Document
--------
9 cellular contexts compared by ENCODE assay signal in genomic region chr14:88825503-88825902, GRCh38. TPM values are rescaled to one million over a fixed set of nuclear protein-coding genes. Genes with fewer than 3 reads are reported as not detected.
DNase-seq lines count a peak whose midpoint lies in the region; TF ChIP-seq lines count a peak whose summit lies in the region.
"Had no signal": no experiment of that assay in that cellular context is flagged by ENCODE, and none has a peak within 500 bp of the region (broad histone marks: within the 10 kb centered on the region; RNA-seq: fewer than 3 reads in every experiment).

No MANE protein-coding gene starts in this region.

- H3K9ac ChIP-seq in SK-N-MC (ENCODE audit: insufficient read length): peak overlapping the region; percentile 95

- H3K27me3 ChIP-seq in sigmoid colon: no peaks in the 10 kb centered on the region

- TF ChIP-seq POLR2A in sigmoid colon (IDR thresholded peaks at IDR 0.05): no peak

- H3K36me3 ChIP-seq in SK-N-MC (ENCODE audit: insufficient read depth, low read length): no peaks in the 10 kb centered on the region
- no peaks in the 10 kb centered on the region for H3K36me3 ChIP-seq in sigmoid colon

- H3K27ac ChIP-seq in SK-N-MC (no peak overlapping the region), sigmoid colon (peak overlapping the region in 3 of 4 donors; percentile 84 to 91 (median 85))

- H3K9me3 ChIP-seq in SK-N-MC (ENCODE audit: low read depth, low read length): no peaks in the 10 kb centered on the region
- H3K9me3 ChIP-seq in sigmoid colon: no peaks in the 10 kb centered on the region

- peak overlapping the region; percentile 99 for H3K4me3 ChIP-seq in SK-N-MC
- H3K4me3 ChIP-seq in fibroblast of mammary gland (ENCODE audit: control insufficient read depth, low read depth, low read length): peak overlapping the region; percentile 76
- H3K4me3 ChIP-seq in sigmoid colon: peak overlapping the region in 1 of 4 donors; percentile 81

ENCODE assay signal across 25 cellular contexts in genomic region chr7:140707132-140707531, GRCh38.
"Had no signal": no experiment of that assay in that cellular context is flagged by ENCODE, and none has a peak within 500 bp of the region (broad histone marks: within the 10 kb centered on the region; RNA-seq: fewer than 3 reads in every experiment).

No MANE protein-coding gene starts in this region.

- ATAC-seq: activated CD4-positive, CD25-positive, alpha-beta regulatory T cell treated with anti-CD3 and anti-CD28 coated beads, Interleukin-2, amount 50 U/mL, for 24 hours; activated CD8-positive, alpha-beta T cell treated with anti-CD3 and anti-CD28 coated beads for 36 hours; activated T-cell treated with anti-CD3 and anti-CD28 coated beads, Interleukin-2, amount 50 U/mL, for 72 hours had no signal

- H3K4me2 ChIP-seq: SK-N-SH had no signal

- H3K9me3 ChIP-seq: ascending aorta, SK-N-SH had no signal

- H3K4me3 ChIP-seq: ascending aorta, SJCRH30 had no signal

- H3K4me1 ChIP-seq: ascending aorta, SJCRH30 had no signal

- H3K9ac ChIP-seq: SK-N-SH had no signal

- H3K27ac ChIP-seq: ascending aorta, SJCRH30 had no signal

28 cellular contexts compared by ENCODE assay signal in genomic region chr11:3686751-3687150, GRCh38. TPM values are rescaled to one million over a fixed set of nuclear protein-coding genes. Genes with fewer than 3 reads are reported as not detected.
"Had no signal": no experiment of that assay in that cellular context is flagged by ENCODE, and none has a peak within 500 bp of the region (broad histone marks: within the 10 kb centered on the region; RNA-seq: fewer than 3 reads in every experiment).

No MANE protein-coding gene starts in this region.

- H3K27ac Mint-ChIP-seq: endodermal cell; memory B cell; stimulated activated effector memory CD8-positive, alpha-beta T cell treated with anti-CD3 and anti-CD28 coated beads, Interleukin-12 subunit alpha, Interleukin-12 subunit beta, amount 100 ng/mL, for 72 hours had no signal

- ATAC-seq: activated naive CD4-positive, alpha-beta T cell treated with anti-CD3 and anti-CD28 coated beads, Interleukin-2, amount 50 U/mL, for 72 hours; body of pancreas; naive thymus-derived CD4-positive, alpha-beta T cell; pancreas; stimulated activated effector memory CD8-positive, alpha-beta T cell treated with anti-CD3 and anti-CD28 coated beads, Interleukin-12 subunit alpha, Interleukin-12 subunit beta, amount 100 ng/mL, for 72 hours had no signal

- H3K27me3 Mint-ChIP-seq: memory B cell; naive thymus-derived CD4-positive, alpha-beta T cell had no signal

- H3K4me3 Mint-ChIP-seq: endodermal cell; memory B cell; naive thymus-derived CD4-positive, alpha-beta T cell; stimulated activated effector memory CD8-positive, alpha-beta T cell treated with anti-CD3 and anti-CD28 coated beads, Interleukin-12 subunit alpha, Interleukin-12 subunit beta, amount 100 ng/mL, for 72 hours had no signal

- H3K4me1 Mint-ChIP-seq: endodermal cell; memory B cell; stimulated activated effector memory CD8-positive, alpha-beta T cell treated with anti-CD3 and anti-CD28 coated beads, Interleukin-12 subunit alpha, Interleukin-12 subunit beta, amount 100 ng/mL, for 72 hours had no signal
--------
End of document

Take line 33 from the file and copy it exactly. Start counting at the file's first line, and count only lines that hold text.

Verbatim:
- H3K4me1 Mint-ChIP-seq: endodermal cell; memory B cell; stimulated activated effector memory CD8-positive, alpha-beta T cell treated with anti-CD3 and anti-CD28 coated beads, Interleukin-12 subunit alpha, Interleukin-12 subunit beta, amount 100 ng/mL, for 72 hours had no signal